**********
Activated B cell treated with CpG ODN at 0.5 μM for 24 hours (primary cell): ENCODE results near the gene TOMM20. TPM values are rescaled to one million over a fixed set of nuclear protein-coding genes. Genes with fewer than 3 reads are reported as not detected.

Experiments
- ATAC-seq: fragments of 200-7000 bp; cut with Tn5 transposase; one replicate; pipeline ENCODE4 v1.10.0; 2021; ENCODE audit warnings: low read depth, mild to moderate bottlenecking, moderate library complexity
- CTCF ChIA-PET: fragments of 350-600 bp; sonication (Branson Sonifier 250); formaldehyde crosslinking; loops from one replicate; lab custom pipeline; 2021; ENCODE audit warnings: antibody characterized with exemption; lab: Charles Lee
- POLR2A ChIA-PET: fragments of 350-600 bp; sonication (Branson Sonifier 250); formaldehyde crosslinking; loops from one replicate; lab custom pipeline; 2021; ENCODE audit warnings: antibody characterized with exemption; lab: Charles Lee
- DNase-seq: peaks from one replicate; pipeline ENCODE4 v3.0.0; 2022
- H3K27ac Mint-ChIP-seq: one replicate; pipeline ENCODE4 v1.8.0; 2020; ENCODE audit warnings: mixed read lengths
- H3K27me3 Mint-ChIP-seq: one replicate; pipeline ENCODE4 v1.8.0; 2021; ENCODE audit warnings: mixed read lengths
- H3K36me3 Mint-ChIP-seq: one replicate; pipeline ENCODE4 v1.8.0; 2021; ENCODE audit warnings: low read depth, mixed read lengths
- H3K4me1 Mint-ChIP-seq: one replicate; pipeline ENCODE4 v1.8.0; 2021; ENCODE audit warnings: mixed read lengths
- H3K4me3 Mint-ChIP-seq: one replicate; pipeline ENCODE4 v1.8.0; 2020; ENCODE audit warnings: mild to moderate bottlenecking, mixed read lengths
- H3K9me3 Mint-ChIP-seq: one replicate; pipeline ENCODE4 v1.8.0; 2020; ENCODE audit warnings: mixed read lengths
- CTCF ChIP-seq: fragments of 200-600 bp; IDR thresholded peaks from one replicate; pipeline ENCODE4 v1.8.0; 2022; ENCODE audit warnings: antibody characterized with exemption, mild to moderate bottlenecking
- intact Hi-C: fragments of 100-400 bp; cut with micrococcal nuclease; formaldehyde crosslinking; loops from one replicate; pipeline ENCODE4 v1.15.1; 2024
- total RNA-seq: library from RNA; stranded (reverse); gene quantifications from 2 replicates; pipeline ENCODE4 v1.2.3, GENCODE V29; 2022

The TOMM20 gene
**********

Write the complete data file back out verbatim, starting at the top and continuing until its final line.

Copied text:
Activated B cell treated with CpG ODN at 0.5 μM for 24 hours (primary cell): ENCODE results near the gene TOMM20. TPM values are rescaled to one million over a fixed set of nuclear protein-coding genes. Genes with fewer than 3 reads are reported as not detected.

Experiments
- ATAC-seq: fragments of 200-7000 bp; cut with Tn5 transposase; one replicate; pipeline ENCODE4 v1.10.0; 2021; ENCODE audit warnings: low read depth, mild to moderate bottlenecking, moderate library complexity
- CTCF ChIA-PET: fragments of 350-600 bp; sonication (Branson Sonifier 250); formaldehyde crosslinking; loops from one replicate; lab custom pipeline; 2021; ENCODE audit warnings: antibody characterized with exemption; lab: Charles Lee
- POLR2A ChIA-PET: fragments of 350-600 bp; sonication (Branson Sonifier 250); formaldehyde crosslinking; loops from one replicate; lab custom pipeline; 2021; ENCODE audit warnings: antibody characterized with exemption; lab: Charles Lee
- DNase-seq: peaks from one replicate; pipeline ENCODE4 v3.0.0; 2022
- H3K27ac Mint-ChIP-seq: one replicate; pipeline ENCODE4 v1.8.0; 2020; ENCODE audit warnings: mixed read lengths
- H3K27me3 Mint-ChIP-seq: one replicate; pipeline ENCODE4 v1.8.0; 2021; ENCODE audit warnings: mixed read lengths
- H3K36me3 Mint-ChIP-seq: one replicate; pipeline ENCODE4 v1.8.0; 2021; ENCODE audit warnings: low read depth, mixed read lengths
- H3K4me1 Mint-ChIP-seq: one replicate; pipeline ENCODE4 v1.8.0; 2021; ENCODE audit warnings: mixed read lengths
- H3K4me3 Mint-ChIP-seq: one replicate; pipeline ENCODE4 v1.8.0; 2020; ENCODE audit warnings: mild to moderate bottlenecking, mixed read lengths
- H3K9me3 Mint-ChIP-seq: one replicate; pipeline ENCODE4 v1.8.0; 2020; ENCODE audit warnings: mixed read lengths
- CTCF ChIP-seq: fragments of 200-600 bp; IDR thresholded peaks from one replicate; pipeline ENCODE4 v1.8.0; 2022; ENCODE audit warnings: antibody characterized with exemption, mild to moderate bottlenecking
- intact Hi-C: fragments of 100-400 bp; cut with micrococcal nuclease; formaldehyde crosslinking; loops from one replicate; pipeline ENCODE4 v1.15.1; 2024
- total RNA-seq: library from RNA; stranded (reverse); gene quantifications from 2 replicates; pipeline ENCODE4 v1.2.3, GENCODE V29; 2022

The TOMM20 gene